It’s time for preachers to preach from the back of the Book. By that, I mean it’s time for preachers to dig into the imaginative mysteries and profound truths of Revelation. Most preachers I know hold Revelation at arm’s length and refer to it sparingly. We tend to reach for it when we conduct funerals, quoting the comforting words of chapter 21. Other than that we let the book go unexplored.
The reasons for this neglect are legion: it’s too violent, its sequence of visions is too confusing, and its symbols are too hard to sort out. Because Revelation appeals to the imagination more than the intellect, we often find it harder to connect its message with daily life. Add to the above the fact that a lot of self-proclaimed experts have sensationalized the book by turning it into a roadmap of the future. They have dumbed down the book with charts and diagrams that show exactly where we are on the divine timeline of history. Sadly, such presentations divorce the book from its context and turn it into an instrument of fear rather than a proclamation of the good news. Nevertheless, such approaches tend to be wildly popular and make it difficult for the average preacher to offer an alternative view. So, I get it. I know why preachers are reluctant to preach from Revelation.
Still, I think the time is ripe for us to get back to the back of the Book and dust off Revelation and incorporate it into our preaching. Here’s why:
It’s time because Revelation assures us that God intends to put this world right. Revelation shouts with full-throated conviction that God is at work in human history. We have ample reason these days not to believe that. We frequently shake our heads in despair after hearing the day’s news. On countless fronts the world seems to be spinning out of control and bent on self-destruction. We wonder at times, as the poet put it, if “the center will hold.” In the face of the world’s chaotic brokenness Revelation confidently asserts that the real, live events of the here-and-now are the materials God is using to fulfill his purpose. Revelation insists that the Cross is not just about human forgiveness; it is also a declaration of God’s intent to set aright the injustice that plagues human life. In John’s telling, God has not abandoned this world, not at all! Just as the first book of the Bible, Genesis, recounts the story of creation, so the last book of the Bible, Revelation, recounts the story of God’s re-creation of the world. Here’s the good news: God is making all things new!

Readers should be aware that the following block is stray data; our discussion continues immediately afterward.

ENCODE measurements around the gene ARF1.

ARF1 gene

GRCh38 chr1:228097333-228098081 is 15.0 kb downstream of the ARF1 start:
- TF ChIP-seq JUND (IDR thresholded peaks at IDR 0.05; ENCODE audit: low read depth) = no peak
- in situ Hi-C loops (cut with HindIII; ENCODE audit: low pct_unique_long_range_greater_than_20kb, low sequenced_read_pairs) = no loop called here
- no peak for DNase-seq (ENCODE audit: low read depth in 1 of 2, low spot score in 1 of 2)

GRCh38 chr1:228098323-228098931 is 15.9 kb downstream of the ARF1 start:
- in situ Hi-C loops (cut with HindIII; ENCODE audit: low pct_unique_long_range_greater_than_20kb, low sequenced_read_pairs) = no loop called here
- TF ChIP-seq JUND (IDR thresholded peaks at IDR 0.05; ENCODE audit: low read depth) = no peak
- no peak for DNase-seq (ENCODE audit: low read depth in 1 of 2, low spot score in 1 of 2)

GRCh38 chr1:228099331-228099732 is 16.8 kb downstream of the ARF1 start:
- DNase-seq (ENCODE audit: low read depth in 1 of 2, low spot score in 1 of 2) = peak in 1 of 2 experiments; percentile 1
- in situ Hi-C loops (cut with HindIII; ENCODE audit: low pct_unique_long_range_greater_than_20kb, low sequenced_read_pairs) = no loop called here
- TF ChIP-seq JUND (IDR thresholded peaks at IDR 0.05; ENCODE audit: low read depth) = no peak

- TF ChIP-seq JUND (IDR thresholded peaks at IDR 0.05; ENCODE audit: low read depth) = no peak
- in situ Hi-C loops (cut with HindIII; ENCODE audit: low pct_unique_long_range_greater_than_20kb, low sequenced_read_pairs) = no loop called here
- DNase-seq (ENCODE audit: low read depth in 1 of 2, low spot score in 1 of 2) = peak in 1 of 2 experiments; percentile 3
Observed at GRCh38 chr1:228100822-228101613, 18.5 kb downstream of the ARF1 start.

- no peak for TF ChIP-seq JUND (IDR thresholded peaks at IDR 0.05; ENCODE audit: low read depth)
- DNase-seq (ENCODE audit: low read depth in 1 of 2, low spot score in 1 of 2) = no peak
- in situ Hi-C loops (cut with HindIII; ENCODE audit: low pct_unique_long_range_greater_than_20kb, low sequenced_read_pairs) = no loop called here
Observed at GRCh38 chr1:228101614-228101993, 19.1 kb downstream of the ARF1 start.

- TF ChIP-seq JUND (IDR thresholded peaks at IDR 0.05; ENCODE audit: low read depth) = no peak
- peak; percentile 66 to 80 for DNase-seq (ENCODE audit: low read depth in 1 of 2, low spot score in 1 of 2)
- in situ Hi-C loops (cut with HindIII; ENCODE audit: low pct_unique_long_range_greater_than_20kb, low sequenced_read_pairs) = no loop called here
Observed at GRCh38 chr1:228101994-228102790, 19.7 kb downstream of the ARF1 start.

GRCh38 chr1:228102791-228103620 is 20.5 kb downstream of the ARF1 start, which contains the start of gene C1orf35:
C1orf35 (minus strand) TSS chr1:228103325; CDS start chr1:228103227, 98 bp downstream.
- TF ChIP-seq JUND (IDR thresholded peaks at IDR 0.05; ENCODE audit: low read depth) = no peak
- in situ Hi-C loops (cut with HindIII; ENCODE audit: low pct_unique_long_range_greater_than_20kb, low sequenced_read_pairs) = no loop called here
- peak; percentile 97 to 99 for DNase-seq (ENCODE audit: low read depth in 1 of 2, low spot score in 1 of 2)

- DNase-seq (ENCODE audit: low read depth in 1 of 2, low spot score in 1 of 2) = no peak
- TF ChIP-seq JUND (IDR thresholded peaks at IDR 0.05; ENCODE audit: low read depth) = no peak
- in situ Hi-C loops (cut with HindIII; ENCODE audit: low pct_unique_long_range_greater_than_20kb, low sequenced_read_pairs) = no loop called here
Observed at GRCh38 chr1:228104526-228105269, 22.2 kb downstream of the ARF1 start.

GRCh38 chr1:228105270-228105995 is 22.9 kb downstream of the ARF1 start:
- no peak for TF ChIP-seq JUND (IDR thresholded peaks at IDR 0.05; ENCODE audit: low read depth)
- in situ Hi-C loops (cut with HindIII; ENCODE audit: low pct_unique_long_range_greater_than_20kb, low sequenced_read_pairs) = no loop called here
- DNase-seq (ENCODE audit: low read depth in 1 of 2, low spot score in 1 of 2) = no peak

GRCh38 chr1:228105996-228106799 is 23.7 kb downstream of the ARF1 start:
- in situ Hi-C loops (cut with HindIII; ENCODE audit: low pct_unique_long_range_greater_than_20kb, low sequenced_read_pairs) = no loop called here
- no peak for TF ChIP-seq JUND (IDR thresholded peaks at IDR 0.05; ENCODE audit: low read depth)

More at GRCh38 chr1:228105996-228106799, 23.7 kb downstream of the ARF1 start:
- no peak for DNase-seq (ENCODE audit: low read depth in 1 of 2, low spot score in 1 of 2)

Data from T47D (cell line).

It’s time to preach Revelation because it’s time for the church “to stand up and stand out.” This message certainly comes to the fore in the seven letters to the seven churches, but it’s also part and parcel of the entire book. John does not yield on one essential imperative: the Church cannot accommodate to the powers that be and still claim Christ as Lord. It’s an all or nothing proposition. As I see it, instead of standing up and standing out, the Church in North America tends to sit down and blend in. We have diluted our witness because too many times we have stood for the status quo instead of justice. We can’t make a case for the gospel because we’ve bought into the mythology of success at the expense of spiritual vitality. We are losing credibility because we have confused allegiance to political causes with allegiance to Jesus Christ. John’s letters to the churches not only diagnose the problem, they also offer the remedy: it’s time to repent and start listening to the Spirit. Revelation is timely because we as the Church must reclaim our true identity. We are meant to be followers of Jesus, first, last, and always.
Finally, it’s time to to the back of the Book because Revelation is ultimately a book of hope! In chapters 4-5, John bears witness to the fact that the throne of heaven is not empty. Elsewhere he carefully balances visions of judgment with images of hope and encouragement. That’s his way of reminding his readers and us that God stands with us in the midst of trial and tribulation and can be counted on to see us all the way through. The centerpiece of Revelation’s good news is the declaration that God will indeed bring forth a new heaven and a new earth. As one writer put it, Christ is coming, not just to the human heart, but also to the world. Thus, what looks like the end of all things is actually a new beginning.
So, go ahead and accept the challenge. Open up the last book of the Bible. Live in its pages. Wrestle with it. Let its vivid pictures fire your imagination and let its truths capture your soul. Then, preach it! Preach it with all your might!
After all, it’s time!
Some recommended resources:
- Brian K. Blount, Revelation
- Bruce M. Metzger, Breaking the Code
- Eugene H. Peterson, Reversed Thunder
- Mitchell Reddish, Revelation